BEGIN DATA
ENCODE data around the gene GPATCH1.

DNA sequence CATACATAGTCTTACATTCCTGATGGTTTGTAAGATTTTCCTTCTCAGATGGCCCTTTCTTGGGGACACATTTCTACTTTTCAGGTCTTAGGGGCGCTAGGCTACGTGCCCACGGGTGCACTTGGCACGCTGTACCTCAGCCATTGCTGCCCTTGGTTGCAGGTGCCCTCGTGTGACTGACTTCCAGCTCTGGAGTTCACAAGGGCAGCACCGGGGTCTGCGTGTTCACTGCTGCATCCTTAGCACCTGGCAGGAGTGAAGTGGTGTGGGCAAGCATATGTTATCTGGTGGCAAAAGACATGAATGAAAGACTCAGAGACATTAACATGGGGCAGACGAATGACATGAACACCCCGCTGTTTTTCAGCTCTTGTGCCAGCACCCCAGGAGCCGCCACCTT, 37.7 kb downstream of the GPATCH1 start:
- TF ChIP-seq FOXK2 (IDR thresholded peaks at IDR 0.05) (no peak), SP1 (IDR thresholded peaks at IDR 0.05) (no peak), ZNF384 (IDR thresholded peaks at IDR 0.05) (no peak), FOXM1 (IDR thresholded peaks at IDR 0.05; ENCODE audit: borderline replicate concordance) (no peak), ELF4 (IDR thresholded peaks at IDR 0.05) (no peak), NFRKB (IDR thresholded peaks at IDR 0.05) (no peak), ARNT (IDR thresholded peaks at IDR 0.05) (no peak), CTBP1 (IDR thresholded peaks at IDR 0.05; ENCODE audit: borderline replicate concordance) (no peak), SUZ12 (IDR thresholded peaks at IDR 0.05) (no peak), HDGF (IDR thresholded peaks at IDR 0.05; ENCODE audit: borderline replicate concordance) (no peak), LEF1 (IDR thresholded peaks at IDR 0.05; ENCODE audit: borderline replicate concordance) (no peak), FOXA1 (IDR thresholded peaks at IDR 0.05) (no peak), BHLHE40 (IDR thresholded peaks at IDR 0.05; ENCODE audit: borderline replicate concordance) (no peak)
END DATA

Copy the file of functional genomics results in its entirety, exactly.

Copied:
ENCODE data around the gene GPATCH1.

DNA sequence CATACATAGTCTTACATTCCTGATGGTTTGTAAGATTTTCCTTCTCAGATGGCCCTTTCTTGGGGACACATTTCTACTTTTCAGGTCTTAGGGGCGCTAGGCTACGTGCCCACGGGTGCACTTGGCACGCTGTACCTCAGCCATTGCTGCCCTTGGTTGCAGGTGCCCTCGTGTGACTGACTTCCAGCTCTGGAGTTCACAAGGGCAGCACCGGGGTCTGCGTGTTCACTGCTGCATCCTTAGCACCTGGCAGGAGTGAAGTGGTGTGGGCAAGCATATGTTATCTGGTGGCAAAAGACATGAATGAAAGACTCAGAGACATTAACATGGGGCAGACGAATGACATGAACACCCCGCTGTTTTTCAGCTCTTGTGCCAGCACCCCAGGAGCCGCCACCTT, 37.7 kb downstream of the GPATCH1 start:
- TF ChIP-seq FOXK2 (IDR thresholded peaks at IDR 0.05) (no peak), SP1 (IDR thresholded peaks at IDR 0.05) (no peak), ZNF384 (IDR thresholded peaks at IDR 0.05) (no peak), FOXM1 (IDR thresholded peaks at IDR 0.05; ENCODE audit: borderline replicate concordance) (no peak), ELF4 (IDR thresholded peaks at IDR 0.05) (no peak), NFRKB (IDR thresholded peaks at IDR 0.05) (no peak), ARNT (IDR thresholded peaks at IDR 0.05) (no peak), CTBP1 (IDR thresholded peaks at IDR 0.05; ENCODE audit: borderline replicate concordance) (no peak), SUZ12 (IDR thresholded peaks at IDR 0.05) (no peak), HDGF (IDR thresholded peaks at IDR 0.05; ENCODE audit: borderline replicate concordance) (no peak), LEF1 (IDR thresholded peaks at IDR 0.05; ENCODE audit: borderline replicate concordance) (no peak), FOXA1 (IDR thresholded peaks at IDR 0.05) (no peak), BHLHE40 (IDR thresholded peaks at IDR 0.05; ENCODE audit: borderline replicate concordance) (no peak)